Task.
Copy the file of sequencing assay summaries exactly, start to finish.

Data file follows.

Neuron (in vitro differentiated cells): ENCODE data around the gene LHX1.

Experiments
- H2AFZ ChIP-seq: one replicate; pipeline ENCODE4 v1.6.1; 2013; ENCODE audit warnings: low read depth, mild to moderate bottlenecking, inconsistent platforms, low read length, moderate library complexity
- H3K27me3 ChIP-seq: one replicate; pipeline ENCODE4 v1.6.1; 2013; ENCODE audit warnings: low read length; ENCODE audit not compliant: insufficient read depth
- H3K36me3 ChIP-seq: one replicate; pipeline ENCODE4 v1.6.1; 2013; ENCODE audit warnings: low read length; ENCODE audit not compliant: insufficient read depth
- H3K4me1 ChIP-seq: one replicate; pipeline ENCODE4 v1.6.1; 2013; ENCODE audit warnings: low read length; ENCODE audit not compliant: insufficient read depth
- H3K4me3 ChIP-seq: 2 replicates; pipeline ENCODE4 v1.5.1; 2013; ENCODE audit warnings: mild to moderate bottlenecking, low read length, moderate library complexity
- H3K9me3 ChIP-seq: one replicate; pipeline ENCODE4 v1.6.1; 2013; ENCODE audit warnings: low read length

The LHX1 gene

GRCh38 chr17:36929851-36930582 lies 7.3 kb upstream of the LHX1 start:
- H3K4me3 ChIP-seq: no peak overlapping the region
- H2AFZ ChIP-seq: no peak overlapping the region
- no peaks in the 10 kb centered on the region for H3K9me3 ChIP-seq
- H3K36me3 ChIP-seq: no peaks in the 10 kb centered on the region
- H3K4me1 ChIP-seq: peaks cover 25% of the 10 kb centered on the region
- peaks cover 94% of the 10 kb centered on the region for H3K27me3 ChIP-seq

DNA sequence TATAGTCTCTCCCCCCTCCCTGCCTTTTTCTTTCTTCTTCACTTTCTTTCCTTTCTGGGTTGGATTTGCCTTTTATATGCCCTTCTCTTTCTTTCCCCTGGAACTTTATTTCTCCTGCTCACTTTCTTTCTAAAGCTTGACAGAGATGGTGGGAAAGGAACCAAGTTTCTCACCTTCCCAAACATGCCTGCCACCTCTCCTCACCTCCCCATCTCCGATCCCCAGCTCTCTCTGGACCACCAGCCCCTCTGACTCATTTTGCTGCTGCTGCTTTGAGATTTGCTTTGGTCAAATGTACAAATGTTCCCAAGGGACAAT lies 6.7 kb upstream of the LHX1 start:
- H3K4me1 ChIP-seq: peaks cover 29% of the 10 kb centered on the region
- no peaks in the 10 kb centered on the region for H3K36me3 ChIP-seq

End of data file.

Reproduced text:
Neuron (in vitro differentiated cells): ENCODE data around the gene LHX1.

Experiments
- H2AFZ ChIP-seq: one replicate; pipeline ENCODE4 v1.6.1; 2013; ENCODE audit warnings: low read depth, mild to moderate bottlenecking, inconsistent platforms, low read length, moderate library complexity
- H3K27me3 ChIP-seq: one replicate; pipeline ENCODE4 v1.6.1; 2013; ENCODE audit warnings: low read length; ENCODE audit not compliant: insufficient read depth
- H3K36me3 ChIP-seq: one replicate; pipeline ENCODE4 v1.6.1; 2013; ENCODE audit warnings: low read length; ENCODE audit not compliant: insufficient read depth
- H3K4me1 ChIP-seq: one replicate; pipeline ENCODE4 v1.6.1; 2013; ENCODE audit warnings: low read length; ENCODE audit not compliant: insufficient read depth
- H3K4me3 ChIP-seq: 2 replicates; pipeline ENCODE4 v1.5.1; 2013; ENCODE audit warnings: mild to moderate bottlenecking, low read length, moderate library complexity
- H3K9me3 ChIP-seq: one replicate; pipeline ENCODE4 v1.6.1; 2013; ENCODE audit warnings: low read length

The LHX1 gene

GRCh38 chr17:36929851-36930582 lies 7.3 kb upstream of the LHX1 start:
- H3K4me3 ChIP-seq: no peak overlapping the region
- H2AFZ ChIP-seq: no peak overlapping the region
- no peaks in the 10 kb centered on the region for H3K9me3 ChIP-seq
- H3K36me3 ChIP-seq: no peaks in the 10 kb centered on the region
- H3K4me1 ChIP-seq: peaks cover 25% of the 10 kb centered on the region
- peaks cover 94% of the 10 kb centered on the region for H3K27me3 ChIP-seq

DNA sequence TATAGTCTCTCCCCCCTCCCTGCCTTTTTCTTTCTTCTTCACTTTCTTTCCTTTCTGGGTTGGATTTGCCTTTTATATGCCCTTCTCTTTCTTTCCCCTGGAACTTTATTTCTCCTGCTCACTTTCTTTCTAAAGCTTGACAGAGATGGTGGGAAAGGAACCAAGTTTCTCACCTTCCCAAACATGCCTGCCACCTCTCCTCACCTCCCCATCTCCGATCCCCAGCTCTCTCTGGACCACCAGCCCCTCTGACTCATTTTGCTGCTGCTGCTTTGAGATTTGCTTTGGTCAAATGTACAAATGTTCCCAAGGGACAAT lies 6.7 kb upstream of the LHX1 start:
- H3K4me1 ChIP-seq: peaks cover 29% of the 10 kb centered on the region
- no peaks in the 10 kb centered on the region for H3K36me3 ChIP-seq